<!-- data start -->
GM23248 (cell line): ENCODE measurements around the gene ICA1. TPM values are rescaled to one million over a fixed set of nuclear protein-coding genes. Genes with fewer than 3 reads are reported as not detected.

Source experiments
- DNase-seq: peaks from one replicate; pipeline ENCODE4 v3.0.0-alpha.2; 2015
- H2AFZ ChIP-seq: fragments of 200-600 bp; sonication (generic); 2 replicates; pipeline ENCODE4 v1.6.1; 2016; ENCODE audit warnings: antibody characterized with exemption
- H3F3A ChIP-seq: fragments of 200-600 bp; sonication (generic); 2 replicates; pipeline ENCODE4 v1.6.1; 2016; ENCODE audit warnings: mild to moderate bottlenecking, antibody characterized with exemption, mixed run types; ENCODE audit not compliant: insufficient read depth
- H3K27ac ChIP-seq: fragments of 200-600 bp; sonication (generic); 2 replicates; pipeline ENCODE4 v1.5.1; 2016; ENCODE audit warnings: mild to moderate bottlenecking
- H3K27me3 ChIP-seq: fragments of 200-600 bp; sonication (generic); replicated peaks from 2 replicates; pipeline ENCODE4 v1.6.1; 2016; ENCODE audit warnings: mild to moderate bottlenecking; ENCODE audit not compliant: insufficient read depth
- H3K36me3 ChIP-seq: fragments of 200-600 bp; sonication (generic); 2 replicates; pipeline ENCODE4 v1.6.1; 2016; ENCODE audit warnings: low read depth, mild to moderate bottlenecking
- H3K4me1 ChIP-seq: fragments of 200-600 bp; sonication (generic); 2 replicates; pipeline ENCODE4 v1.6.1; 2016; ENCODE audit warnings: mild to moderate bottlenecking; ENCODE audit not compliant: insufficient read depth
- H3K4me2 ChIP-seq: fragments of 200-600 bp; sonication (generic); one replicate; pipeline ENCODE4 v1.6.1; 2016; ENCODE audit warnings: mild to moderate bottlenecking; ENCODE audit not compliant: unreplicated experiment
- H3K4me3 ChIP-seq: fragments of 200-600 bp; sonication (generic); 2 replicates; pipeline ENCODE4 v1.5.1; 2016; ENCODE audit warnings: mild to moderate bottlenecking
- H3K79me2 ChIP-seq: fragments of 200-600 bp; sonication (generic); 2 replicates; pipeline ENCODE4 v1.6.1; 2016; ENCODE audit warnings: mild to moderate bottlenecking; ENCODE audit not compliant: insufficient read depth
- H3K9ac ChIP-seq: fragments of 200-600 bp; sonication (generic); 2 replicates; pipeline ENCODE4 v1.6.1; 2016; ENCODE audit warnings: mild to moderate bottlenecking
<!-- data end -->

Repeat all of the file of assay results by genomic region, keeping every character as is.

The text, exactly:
GM23248 (cell line): ENCODE measurements around the gene ICA1. TPM values are rescaled to one million over a fixed set of nuclear protein-coding genes. Genes with fewer than 3 reads are reported as not detected.

Source experiments
- DNase-seq: peaks from one replicate; pipeline ENCODE4 v3.0.0-alpha.2; 2015
- H2AFZ ChIP-seq: fragments of 200-600 bp; sonication (generic); 2 replicates; pipeline ENCODE4 v1.6.1; 2016; ENCODE audit warnings: antibody characterized with exemption
- H3F3A ChIP-seq: fragments of 200-600 bp; sonication (generic); 2 replicates; pipeline ENCODE4 v1.6.1; 2016; ENCODE audit warnings: mild to moderate bottlenecking, antibody characterized with exemption, mixed run types; ENCODE audit not compliant: insufficient read depth
- H3K27ac ChIP-seq: fragments of 200-600 bp; sonication (generic); 2 replicates; pipeline ENCODE4 v1.5.1; 2016; ENCODE audit warnings: mild to moderate bottlenecking
- H3K27me3 ChIP-seq: fragments of 200-600 bp; sonication (generic); replicated peaks from 2 replicates; pipeline ENCODE4 v1.6.1; 2016; ENCODE audit warnings: mild to moderate bottlenecking; ENCODE audit not compliant: insufficient read depth
- H3K36me3 ChIP-seq: fragments of 200-600 bp; sonication (generic); 2 replicates; pipeline ENCODE4 v1.6.1; 2016; ENCODE audit warnings: low read depth, mild to moderate bottlenecking
- H3K4me1 ChIP-seq: fragments of 200-600 bp; sonication (generic); 2 replicates; pipeline ENCODE4 v1.6.1; 2016; ENCODE audit warnings: mild to moderate bottlenecking; ENCODE audit not compliant: insufficient read depth
- H3K4me2 ChIP-seq: fragments of 200-600 bp; sonication (generic); one replicate; pipeline ENCODE4 v1.6.1; 2016; ENCODE audit warnings: mild to moderate bottlenecking; ENCODE audit not compliant: unreplicated experiment
- H3K4me3 ChIP-seq: fragments of 200-600 bp; sonication (generic); 2 replicates; pipeline ENCODE4 v1.5.1; 2016; ENCODE audit warnings: mild to moderate bottlenecking
- H3K79me2 ChIP-seq: fragments of 200-600 bp; sonication (generic); 2 replicates; pipeline ENCODE4 v1.6.1; 2016; ENCODE audit warnings: mild to moderate bottlenecking; ENCODE audit not compliant: insufficient read depth
- H3K9ac ChIP-seq: fragments of 200-600 bp; sonication (generic); 2 replicates; pipeline ENCODE4 v1.6.1; 2016; ENCODE audit warnings: mild to moderate bottlenecking